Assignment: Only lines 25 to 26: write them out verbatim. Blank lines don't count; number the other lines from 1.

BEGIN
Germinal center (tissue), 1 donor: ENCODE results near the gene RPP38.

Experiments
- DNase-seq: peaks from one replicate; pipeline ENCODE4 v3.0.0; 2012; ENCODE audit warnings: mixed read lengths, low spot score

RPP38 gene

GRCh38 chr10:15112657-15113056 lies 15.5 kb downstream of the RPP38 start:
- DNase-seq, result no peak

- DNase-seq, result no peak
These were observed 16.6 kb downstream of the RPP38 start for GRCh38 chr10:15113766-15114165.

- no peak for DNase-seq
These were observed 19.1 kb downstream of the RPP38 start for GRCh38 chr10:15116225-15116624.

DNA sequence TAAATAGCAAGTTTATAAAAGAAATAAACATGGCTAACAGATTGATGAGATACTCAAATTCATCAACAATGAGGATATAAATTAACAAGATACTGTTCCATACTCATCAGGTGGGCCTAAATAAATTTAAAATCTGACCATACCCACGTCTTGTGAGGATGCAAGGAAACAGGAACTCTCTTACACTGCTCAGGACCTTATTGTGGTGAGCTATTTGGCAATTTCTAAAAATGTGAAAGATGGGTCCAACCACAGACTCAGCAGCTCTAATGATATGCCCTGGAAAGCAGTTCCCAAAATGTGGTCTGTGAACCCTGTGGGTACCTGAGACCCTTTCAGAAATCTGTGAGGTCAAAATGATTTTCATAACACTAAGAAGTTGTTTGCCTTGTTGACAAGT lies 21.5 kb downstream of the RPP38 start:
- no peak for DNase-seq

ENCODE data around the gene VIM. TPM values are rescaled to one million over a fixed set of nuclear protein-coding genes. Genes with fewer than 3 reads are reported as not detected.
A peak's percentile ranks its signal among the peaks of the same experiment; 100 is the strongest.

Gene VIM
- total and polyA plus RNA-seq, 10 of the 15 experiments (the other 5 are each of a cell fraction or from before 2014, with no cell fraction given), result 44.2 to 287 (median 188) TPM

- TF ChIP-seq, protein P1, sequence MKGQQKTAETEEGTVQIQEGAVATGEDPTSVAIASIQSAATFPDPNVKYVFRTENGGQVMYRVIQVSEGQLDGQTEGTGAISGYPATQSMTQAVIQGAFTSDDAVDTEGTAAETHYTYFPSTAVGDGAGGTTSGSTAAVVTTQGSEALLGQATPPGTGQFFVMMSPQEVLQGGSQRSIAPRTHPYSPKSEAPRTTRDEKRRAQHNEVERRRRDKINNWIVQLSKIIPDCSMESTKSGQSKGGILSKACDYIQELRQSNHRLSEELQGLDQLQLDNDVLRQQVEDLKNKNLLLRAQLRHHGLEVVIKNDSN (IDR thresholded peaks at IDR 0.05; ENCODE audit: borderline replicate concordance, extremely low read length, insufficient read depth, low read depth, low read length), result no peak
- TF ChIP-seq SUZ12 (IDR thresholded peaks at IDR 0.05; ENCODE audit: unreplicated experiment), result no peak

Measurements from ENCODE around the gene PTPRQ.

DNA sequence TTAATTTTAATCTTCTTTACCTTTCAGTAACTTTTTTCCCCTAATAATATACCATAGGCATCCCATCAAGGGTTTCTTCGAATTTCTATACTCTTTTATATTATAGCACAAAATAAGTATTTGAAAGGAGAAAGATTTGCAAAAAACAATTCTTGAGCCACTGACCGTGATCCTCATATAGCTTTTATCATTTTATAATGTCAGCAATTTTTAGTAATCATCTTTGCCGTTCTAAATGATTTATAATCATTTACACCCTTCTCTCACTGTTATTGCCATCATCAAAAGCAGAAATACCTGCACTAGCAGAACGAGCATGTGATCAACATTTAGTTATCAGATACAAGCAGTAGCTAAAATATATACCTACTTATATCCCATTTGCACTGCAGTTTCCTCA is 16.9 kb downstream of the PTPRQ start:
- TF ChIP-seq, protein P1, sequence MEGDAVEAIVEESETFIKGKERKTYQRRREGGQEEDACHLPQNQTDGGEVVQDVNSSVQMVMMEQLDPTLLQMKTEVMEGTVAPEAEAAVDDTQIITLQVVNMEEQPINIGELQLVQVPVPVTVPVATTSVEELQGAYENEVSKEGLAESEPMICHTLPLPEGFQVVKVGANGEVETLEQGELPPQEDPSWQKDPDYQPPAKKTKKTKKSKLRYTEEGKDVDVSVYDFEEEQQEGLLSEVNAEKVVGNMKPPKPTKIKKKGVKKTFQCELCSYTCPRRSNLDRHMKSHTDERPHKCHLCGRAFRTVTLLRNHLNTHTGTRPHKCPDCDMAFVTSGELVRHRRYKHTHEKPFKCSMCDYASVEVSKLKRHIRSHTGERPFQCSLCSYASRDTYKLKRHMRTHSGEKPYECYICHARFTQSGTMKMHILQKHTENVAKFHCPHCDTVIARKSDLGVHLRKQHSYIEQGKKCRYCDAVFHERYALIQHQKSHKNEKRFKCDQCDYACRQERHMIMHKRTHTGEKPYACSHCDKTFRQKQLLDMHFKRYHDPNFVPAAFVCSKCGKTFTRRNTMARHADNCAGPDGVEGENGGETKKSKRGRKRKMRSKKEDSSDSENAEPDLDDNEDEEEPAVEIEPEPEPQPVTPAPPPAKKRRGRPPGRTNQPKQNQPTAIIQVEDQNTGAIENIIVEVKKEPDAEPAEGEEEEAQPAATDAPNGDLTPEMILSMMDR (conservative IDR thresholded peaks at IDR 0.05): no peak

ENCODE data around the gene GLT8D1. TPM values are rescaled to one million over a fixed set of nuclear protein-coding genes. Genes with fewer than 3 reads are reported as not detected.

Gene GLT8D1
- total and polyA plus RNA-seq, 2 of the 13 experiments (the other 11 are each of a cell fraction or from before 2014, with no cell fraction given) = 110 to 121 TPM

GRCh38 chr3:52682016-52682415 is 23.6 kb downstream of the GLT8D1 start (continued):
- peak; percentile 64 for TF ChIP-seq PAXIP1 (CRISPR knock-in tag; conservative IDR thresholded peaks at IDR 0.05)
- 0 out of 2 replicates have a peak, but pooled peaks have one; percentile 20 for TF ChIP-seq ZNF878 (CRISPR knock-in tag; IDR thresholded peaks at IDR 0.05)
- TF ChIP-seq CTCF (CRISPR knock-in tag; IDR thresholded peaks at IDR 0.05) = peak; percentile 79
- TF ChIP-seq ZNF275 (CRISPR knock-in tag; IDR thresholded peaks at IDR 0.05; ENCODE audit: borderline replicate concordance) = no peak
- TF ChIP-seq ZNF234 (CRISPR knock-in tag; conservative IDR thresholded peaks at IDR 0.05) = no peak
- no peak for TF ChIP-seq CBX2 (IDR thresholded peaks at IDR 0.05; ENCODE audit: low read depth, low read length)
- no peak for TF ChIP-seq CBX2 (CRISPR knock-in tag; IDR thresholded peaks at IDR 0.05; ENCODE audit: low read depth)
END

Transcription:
GRCh38 chr3:52682016-52682415 is 23.6 kb downstream of the GLT8D1 start (continued):
- peak; percentile 64 for TF ChIP-seq PAXIP1 (CRISPR knock-in tag; conservative IDR thresholded peaks at IDR 0.05)